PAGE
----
Protected by European GDPR and worldwide data protection laws, voice has become a focal point of supervisory authorities.
Often overlooked and neglected in GDPR compliance strategies, voice is a personal data, and protected by GDPR and numerous other data protection legislations worldwide. While more “traditional” identifier data such as social security numbers, names, birth dates, email addresses, images, fingerprints and DNA come to mind for most when thinking of personal data, many are unaware that voice is also protected, in fact, the collection and processing of this data is strictly monitored.
GDPR Article 4.1 defines personal data as “all data related to a person and that allows them to be identified directly or indirectly (…) to one or several specific properties unique to their physical, physiological identity…”. A biometric data, voice is protected by this article as it’s often used to identify individuals, is specific to the physiological identity of people and discloses an abundance of personal information about a speaker. In addition to the words spoken, voice can be used to identify gender, age, education, language and accent, geographical and socio-cultural origins, health, and more.
The CNIL, (French GDPR Supervisory Authority), defines personal data as any information that can be used to identify a natural person directly or indirectly. For example, first or last name, telephone number, social security number, email, image or voice.
Technological progress in the arena of AI and synthetic voice reproduction has turned voice-data into a primary point of focus for supervisory authorities. While modifying voices is hardly new, we are in the midst of a new era where deepfake technologies are advancing quickly through intense machine learning techniques.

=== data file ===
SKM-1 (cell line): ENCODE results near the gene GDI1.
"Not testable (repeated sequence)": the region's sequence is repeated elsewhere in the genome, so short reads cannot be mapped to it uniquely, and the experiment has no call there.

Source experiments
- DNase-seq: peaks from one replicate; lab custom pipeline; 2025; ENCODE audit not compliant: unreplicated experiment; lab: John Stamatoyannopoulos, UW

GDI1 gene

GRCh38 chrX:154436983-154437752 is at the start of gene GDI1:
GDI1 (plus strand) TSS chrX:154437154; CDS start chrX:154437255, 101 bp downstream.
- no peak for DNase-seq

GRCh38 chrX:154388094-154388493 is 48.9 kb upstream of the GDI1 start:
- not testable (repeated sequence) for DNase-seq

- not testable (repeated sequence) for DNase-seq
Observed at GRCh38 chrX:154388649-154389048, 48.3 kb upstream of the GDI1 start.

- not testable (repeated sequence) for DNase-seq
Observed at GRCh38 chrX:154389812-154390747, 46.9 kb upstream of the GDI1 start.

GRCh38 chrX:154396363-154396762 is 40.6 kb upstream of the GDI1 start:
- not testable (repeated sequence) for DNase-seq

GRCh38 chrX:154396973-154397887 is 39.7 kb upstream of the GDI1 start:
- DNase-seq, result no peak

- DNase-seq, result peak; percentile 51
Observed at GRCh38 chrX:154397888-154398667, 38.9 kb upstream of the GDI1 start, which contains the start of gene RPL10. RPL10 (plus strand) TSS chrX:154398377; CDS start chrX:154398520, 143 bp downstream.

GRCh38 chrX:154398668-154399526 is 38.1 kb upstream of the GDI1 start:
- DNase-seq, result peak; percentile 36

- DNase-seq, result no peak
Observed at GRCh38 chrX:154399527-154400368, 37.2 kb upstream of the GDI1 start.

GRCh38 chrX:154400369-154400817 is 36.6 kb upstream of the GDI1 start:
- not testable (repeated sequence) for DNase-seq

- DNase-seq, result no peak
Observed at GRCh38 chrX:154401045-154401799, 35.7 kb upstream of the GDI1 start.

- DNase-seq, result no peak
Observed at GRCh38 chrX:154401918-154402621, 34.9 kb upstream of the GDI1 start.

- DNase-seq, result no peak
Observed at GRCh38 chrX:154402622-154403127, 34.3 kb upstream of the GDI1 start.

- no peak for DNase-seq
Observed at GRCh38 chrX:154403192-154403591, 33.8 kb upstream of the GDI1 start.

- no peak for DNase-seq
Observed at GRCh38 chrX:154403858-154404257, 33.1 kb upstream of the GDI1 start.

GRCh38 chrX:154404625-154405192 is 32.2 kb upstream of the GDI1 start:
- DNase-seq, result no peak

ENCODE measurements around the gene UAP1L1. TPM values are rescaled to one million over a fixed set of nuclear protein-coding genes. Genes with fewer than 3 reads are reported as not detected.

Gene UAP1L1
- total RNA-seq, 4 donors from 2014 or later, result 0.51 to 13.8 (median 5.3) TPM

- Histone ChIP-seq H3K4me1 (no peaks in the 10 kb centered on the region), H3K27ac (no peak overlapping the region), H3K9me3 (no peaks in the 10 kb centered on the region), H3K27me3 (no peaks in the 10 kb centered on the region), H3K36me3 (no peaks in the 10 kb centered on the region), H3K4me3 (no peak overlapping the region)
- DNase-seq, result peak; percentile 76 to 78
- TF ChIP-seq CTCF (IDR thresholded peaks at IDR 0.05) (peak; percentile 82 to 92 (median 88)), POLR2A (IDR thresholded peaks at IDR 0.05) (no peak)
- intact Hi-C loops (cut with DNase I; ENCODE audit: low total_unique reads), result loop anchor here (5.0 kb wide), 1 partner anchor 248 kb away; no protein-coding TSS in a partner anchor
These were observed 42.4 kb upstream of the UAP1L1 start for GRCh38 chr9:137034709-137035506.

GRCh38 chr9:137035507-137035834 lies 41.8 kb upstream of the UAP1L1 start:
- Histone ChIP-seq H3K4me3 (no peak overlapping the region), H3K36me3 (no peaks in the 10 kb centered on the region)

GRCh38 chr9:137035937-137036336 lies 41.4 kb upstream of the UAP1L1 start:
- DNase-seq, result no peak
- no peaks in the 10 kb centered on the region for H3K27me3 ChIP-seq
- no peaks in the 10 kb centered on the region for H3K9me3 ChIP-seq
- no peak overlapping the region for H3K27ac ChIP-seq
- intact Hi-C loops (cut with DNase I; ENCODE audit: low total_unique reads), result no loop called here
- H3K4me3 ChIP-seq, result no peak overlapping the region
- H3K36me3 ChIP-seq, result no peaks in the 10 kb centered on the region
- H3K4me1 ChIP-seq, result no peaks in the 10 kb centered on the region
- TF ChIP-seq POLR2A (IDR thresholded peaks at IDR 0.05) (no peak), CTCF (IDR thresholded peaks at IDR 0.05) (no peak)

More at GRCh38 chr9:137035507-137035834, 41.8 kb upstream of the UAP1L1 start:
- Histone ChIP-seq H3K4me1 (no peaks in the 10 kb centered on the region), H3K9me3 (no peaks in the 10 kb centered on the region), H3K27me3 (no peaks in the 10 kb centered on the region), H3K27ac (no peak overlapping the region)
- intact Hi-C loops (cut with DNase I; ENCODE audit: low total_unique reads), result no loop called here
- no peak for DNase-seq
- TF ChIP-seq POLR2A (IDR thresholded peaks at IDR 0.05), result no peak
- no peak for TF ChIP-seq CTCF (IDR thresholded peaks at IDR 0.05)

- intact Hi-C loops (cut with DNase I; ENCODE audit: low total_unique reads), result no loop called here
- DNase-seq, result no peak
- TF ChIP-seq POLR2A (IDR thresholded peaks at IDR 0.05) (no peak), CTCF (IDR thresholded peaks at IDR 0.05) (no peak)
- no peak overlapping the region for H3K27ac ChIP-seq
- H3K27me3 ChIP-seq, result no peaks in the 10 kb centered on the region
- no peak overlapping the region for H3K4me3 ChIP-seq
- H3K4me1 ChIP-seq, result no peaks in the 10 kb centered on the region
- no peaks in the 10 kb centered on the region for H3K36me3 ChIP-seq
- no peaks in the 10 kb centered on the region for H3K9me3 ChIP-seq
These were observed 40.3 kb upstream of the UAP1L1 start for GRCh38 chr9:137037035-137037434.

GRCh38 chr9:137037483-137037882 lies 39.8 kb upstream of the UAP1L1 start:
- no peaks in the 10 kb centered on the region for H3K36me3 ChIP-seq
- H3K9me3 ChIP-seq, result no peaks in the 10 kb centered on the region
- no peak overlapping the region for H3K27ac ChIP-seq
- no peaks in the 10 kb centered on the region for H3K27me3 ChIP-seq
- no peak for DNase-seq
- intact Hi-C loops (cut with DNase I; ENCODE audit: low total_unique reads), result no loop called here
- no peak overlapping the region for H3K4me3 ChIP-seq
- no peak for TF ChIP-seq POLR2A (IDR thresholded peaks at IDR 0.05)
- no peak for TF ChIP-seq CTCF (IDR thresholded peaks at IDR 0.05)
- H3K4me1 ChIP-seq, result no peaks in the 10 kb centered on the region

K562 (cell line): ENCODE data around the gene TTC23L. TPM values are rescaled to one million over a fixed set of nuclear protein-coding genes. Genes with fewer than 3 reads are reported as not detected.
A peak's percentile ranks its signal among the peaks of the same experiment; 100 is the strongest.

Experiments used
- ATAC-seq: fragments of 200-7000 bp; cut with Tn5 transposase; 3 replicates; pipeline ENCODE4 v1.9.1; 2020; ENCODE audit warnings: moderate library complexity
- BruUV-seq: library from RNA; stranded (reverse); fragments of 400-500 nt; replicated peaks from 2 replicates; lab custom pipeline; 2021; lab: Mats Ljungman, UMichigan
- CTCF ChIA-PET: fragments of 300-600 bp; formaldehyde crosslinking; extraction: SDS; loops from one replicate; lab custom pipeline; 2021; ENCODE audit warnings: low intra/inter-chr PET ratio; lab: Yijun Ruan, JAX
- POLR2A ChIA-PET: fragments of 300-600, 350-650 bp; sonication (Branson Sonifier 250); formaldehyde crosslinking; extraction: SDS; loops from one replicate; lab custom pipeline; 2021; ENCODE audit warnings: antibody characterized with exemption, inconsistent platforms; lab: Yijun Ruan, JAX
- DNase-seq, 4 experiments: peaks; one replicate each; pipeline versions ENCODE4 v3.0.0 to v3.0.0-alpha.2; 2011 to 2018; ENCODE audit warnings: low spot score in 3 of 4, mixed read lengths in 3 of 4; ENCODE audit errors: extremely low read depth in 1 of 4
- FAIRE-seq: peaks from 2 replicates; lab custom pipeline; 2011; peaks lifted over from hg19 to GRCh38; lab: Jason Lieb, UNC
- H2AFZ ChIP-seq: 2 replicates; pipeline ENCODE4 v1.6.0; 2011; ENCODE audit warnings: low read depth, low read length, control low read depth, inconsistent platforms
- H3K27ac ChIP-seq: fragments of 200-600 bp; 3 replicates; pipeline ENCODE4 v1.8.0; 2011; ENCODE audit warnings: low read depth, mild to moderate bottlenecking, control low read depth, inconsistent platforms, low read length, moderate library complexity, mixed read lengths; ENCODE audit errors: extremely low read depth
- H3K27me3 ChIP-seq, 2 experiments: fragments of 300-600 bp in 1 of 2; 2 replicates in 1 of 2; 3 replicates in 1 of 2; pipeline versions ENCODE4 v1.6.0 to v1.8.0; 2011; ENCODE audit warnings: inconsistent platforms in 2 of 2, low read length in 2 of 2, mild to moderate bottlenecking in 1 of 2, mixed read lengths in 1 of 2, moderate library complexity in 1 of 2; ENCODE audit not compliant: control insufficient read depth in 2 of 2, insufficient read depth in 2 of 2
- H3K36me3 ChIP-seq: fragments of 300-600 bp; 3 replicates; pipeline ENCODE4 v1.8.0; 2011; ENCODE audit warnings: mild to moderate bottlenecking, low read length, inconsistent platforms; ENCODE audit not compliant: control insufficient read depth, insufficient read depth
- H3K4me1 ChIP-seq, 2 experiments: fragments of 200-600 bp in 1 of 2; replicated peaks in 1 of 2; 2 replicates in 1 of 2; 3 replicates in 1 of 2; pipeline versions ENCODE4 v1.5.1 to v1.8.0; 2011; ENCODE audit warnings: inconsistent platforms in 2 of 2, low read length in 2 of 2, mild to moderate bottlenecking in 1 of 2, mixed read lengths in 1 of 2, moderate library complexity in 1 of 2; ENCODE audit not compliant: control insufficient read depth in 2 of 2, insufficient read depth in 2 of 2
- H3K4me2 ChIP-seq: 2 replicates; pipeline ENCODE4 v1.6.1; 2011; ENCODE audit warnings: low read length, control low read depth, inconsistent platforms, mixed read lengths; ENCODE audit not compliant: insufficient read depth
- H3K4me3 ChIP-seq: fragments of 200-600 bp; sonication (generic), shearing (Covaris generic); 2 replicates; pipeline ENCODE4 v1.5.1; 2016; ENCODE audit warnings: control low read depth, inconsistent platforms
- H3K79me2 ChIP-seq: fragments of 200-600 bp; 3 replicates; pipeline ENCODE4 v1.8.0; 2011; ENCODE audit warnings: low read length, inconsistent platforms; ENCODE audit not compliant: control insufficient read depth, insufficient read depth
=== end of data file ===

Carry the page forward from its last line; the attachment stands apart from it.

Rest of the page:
Technologies offering voice recognition, replication and cloning have opened a doorway to potential fraud and identity theft, the extent of which our society has never before confronted. Voice-data privacy and protection will be at the core of a number of commercial wars in the next few years and strictly enforced regulation of voice-data processing is critical.
GDPR is not about refusing technological progress, but was established and put into effect in order to protect businesses and technology’s reach and exploitation of our personal data, ensuring that respect and protection of privacy remains a priority.
Voice is certainly one of the most sensitive and dangerous personal data being exploited in our current data era, and the risks multiply daily.
The dubbing and voice industry is no exception to the qualification of voice as a personal data, no matter the medium. Learn more…
Disclaimer: All data and information provided in this blog post are for informational purposes only. Mediartis makes no representation as to the accuracy, completeness, timeliness or validity of the information contained in this document. We recommend that you consult a lawyer for any legal advice regarding the respect of data protection.
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